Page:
The price of LG QNED (quantum nanocell miniLED) is on par with budget LG OLED TVs. For example, the flagship 65-inch 4K G1 with Evo OLED panel (peak brightness up to 1,000 nits) costs $ 3,000, 65-inch C1 with conventional 4K OLED panel (peak brightness 700-750 nits) – $ 2,500, and budget OLED A1 with α7 Gen4 processor, 60Hz refresh and HDMI 2.0 only (no VVR) – $ 2,200.
The price of 65-inch LG QNED 90 Series is also $ 2,200 (LG OLED A1 = LG QNED 90 = $ 2,200).
– 77-inch LG OLED 8K Z1 – $ 28,300 (£ 20,000), 88-inch – £ 25,000;
– LG QNED 99 Series 8K – $ 3,500 / $ 5,000 / $ 8,000 for 65, 75 and 85 – inch models.
In fact, the LG OLED 8K is more than 5x more expensive vs LG QNED 8K.
The difference between 8K and 4K QNED is $ 3,500 vs $ 2,200. Their specs:
– 8K UHD (7680 x 4320) vs 4K UHD (3840 x 2160) resolution;
– α9 Gen 4 AI Processor 8K vs α7 Gen 4 Processor 4K (with AI Picture Pro / Sound Pro);
– WiFi 6 vs WiFi 5 & 4.2 vs 2.2 WiFi and speaker setups.
Both QNED series have IPS Quantum Dot NanoCell Color Technology, 120Hz native refresh rate and Full Array Dimming Pro, use 30,000 tiny LEDs that are combined into 2,500 dimming zones, providing 1,000,000: 1 contrast ratio. TVs support G-Sync & FreeSync Premium, Dolby Vision, Dolby Atmos, Google Assistant & Alexa Built-in, Apple Airplay 2, and use webOS 6.0 with new Magic Remote.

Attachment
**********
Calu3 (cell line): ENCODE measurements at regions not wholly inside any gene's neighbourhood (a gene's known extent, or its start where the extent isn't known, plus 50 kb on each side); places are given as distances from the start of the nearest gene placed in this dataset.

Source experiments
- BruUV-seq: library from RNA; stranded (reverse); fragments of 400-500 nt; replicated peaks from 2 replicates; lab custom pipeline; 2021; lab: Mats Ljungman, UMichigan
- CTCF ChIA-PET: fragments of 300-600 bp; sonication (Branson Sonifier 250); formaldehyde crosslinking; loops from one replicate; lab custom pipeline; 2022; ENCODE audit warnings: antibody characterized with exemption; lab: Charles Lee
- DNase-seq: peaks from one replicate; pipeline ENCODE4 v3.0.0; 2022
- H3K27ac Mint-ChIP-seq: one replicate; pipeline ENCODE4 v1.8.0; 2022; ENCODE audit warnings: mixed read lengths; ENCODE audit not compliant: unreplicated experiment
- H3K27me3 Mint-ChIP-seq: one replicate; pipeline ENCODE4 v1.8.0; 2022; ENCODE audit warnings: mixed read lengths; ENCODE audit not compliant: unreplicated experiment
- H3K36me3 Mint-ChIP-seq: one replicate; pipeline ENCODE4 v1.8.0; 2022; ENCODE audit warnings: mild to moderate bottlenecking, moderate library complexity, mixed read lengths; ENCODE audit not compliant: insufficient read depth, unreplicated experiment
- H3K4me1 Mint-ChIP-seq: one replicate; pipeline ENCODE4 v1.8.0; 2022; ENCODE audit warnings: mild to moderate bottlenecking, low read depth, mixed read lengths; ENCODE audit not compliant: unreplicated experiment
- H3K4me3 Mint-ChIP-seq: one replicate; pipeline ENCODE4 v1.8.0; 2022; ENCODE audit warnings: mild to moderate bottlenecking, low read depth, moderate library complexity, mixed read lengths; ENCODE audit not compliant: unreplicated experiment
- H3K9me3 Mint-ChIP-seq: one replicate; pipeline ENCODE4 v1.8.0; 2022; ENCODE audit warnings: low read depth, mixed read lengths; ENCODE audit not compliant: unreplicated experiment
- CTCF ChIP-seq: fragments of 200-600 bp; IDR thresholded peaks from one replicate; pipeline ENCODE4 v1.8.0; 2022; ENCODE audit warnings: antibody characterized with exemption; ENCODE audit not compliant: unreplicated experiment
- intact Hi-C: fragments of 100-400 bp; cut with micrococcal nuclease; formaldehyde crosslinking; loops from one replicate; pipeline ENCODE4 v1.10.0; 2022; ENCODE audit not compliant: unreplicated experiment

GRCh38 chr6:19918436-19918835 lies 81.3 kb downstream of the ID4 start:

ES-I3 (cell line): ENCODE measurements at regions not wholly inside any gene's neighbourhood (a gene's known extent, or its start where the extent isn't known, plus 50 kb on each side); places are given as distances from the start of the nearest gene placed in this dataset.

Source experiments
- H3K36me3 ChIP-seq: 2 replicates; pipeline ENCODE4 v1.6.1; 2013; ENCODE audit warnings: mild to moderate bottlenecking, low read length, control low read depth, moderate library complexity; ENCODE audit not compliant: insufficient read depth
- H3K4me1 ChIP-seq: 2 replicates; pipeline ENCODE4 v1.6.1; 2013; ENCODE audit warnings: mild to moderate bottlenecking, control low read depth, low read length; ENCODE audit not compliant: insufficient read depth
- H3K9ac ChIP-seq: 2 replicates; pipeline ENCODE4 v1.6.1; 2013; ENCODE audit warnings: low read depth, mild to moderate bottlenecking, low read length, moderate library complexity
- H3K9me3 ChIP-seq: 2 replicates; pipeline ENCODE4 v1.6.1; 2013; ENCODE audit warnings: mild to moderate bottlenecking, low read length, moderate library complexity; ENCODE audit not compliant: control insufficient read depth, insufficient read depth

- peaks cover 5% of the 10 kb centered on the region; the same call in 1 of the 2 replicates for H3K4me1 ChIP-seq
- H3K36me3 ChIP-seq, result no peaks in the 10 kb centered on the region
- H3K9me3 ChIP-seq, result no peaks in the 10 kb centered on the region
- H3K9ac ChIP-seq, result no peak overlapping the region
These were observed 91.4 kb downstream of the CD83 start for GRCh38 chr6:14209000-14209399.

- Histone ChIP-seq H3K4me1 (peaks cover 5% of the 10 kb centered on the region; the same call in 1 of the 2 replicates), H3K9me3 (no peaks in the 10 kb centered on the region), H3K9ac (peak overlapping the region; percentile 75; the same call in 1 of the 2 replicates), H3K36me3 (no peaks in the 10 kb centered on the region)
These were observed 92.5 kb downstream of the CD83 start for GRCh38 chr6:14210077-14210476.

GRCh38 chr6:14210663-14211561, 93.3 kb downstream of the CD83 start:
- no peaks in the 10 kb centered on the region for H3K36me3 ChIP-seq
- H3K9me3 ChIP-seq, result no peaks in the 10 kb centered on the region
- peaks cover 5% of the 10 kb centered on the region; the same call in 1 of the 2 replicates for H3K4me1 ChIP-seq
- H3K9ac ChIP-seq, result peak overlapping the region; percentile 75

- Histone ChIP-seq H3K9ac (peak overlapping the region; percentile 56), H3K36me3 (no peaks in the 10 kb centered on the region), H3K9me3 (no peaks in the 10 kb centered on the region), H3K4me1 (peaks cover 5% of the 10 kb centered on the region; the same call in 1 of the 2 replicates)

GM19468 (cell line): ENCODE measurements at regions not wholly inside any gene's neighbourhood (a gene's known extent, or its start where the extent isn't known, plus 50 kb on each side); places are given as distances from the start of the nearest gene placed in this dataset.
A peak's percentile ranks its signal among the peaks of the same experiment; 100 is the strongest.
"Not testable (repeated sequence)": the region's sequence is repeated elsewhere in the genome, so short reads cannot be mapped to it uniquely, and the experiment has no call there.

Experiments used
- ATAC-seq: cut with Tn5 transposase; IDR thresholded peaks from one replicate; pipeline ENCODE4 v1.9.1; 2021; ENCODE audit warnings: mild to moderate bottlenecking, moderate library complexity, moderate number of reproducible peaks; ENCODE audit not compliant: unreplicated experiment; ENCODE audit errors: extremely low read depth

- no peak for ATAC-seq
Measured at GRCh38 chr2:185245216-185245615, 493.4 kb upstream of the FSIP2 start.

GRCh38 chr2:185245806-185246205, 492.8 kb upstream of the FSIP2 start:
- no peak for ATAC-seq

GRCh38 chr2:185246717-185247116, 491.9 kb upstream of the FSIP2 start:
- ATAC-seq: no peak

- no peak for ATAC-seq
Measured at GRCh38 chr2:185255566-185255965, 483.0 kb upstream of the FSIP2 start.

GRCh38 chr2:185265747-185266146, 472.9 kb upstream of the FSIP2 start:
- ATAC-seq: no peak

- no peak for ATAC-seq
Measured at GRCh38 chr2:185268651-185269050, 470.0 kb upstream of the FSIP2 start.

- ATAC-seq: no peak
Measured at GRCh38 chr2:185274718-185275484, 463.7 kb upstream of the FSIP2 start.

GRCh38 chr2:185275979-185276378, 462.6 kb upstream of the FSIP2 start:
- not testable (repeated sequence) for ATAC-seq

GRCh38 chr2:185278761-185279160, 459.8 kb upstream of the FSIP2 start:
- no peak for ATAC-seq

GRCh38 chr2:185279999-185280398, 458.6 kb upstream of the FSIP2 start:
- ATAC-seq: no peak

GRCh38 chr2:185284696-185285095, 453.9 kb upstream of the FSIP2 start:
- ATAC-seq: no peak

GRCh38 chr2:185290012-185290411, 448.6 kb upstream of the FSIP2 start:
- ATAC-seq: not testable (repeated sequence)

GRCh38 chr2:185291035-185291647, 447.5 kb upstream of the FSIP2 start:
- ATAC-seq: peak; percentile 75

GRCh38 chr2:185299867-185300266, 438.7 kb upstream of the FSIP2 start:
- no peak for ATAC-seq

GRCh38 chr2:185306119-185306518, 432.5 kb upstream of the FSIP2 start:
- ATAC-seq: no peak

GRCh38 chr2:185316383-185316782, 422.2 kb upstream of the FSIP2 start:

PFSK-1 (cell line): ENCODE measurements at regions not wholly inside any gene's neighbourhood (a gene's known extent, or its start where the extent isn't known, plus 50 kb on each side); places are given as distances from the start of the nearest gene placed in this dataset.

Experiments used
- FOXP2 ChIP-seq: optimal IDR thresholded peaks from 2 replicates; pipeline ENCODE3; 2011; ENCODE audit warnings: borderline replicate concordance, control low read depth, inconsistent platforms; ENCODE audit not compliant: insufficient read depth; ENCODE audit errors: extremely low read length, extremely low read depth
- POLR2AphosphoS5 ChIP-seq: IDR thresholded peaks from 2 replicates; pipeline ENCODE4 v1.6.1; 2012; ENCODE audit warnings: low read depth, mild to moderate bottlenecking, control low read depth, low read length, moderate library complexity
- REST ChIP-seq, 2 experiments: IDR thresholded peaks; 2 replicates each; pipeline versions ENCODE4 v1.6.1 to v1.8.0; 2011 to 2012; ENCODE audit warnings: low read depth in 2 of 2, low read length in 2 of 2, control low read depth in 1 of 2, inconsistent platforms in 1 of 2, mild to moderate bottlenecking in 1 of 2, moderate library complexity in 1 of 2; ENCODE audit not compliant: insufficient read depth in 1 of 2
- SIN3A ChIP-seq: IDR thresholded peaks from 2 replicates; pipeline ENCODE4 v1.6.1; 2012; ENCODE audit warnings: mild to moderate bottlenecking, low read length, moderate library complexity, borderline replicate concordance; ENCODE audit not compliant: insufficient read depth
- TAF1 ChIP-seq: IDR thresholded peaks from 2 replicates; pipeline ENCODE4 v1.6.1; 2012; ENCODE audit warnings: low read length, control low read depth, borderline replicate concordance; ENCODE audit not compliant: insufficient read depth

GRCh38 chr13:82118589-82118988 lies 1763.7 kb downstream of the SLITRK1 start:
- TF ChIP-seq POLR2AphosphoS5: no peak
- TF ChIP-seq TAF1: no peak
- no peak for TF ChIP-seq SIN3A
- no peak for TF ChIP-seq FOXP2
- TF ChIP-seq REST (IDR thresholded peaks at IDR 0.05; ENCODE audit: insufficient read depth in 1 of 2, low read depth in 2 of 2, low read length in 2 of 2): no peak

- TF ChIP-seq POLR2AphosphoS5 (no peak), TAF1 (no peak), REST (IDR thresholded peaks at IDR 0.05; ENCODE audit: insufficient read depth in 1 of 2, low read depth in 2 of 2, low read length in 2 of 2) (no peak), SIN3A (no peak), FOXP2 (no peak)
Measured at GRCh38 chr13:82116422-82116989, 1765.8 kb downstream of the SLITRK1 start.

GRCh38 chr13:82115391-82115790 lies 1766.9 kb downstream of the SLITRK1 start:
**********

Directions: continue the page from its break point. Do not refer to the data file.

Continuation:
Unfortunately, information on peak brightness, black depth and panel bit depth (10 bit or 8 bit + FRC) is not available.
Samsung Neo QLED
Samsung Neo QLED Mini LED range is much wider and includes QN90A & QN85A 4K series, QExxxQN95A 4K for UK, and QN900A & QN800A 8K series. The company also unveiled the QN700A 8K series at CES 2021, but it’s not available today.
The flagship 65-in QE65QN900A 8K price reaches $ 8,300.
A 65-in QE65QN800A 8K with a simplified mini LED costs $ 5,500. In comparison, the 65-in LG QNED Mini LED 99 Series 8K costs only $ 3,500.
But the price difference is practically absent in the 4K segment. The very bright 65-in Samsung Neo QLED QN90A with VA panel costs $ 2,300, the less bright QN85A with ADS (Advanced Super Dimension Switch) panel and lower HDR rating is $ 1,800. In comparison, the 65-inch LG QNED 90 Series Mini LED 4K costs $ 2,200.
All Samsung Neo QLED use 12-bit of LED brightness control for local dimming, 10 bit VA (matte) or ADS (ADSDS or ADS-FFS or IPS-ADS) panel with 120Hz native refresh rate, latest Tizen 6.0, provide 100% Gamut DCI-P3, support Quantum HDR, HLG, HDR10 + (no dolby Vision), VVR, Bixby, Google Assistant, Alexa, and WiFi 5 & Bluetooth 4.2 Wireless Connectivity. Of course, LG QNED and Samsung Neo QLED use almost all the innovative technologies of these companies.
The QN85A series includes models from 55 to 85 inches. Since the size of modern ADS panels is limited to 80″, the 85″ TV uses the VA matrix.
Considering the price and the significant decrease in hype around 8K models, the 4K LG QNED 90 Series ($ 2,200 for 65 “), Samsung QN85A ($ 1,800) & QN90A ($ 2,300) are all claiming to be this year’s best sellers.
In fact, the panel type is the main difference between competitors.
Hot discussion among experts about pros & cons VA vs IPS panels has been going on for several years. Moreover, ADS panels have given new impetus to it.
Cheaper, brighter and more contrast VA panels in Samsung TVs are significantly inferior to IPS panels in LG TVs in terms of viewing angles, color range and response time.